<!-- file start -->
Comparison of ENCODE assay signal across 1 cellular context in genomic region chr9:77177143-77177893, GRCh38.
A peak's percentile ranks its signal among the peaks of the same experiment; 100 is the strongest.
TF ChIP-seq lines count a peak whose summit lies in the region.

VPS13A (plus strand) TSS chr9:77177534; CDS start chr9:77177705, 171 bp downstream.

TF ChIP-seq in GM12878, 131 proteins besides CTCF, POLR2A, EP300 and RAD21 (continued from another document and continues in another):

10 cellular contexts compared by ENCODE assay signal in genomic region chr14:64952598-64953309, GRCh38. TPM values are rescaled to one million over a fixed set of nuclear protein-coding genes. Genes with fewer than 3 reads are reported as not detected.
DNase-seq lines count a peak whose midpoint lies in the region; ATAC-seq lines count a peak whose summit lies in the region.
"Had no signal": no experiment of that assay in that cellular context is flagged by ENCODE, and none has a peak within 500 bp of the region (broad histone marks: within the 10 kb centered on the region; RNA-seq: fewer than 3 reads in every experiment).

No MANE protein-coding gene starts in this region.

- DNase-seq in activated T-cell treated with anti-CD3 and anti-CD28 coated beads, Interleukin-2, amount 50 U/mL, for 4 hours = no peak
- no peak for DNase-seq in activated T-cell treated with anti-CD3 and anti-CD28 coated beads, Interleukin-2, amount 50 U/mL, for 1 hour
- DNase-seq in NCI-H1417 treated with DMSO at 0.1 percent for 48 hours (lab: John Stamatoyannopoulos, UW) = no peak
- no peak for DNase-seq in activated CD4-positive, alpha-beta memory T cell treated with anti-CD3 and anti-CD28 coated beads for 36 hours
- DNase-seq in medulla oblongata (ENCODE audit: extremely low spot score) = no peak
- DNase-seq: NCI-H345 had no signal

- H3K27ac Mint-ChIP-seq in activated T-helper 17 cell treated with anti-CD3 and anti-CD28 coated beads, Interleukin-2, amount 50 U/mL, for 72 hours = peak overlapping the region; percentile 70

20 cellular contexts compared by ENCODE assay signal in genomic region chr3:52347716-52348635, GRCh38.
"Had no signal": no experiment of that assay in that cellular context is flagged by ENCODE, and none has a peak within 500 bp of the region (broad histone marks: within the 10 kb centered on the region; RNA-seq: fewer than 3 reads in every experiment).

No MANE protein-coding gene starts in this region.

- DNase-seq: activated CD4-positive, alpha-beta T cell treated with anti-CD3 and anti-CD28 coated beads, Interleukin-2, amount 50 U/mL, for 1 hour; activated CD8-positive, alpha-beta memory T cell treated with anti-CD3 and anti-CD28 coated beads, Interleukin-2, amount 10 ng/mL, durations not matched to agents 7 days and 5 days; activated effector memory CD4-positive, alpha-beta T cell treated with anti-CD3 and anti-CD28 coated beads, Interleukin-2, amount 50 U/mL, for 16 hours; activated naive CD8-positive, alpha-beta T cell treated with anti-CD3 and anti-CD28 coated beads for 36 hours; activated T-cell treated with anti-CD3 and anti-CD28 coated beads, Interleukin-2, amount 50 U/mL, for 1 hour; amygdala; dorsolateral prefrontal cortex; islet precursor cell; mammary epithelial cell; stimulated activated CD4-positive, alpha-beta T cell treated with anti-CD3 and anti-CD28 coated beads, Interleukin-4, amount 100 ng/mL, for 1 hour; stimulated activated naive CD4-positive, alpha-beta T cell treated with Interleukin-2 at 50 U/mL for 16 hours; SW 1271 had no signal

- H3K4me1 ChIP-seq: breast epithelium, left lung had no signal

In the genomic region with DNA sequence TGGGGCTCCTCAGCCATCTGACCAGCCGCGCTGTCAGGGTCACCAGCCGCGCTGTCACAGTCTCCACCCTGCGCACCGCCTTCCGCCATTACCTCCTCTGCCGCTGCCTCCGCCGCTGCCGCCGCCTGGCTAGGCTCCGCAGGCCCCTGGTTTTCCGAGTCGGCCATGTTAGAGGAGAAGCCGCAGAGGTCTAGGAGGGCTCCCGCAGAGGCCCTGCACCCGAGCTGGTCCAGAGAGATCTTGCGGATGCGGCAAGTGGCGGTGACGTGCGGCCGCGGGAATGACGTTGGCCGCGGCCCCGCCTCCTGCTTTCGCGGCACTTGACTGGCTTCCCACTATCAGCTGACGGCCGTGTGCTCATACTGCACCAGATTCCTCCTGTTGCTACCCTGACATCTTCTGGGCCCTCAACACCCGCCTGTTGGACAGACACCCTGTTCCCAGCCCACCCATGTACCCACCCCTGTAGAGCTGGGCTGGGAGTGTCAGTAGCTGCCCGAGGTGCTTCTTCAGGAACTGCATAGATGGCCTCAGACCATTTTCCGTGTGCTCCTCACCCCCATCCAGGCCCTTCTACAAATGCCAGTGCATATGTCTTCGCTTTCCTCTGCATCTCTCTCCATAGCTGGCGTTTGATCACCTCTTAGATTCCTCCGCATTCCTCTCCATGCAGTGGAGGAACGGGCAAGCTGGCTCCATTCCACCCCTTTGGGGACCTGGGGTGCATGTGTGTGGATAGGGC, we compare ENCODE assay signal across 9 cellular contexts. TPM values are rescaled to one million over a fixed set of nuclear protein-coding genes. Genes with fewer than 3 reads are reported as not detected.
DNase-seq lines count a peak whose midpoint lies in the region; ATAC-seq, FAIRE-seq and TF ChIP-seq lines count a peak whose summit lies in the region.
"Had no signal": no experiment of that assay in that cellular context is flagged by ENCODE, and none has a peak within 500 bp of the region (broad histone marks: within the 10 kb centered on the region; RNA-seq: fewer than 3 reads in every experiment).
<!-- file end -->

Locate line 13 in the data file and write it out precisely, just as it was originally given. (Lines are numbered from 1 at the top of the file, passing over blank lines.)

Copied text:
- no peak for DNase-seq in activated CD4-positive, alpha-beta memory T cell treated with anti-CD3 and anti-CD28 coated beads for 36 hours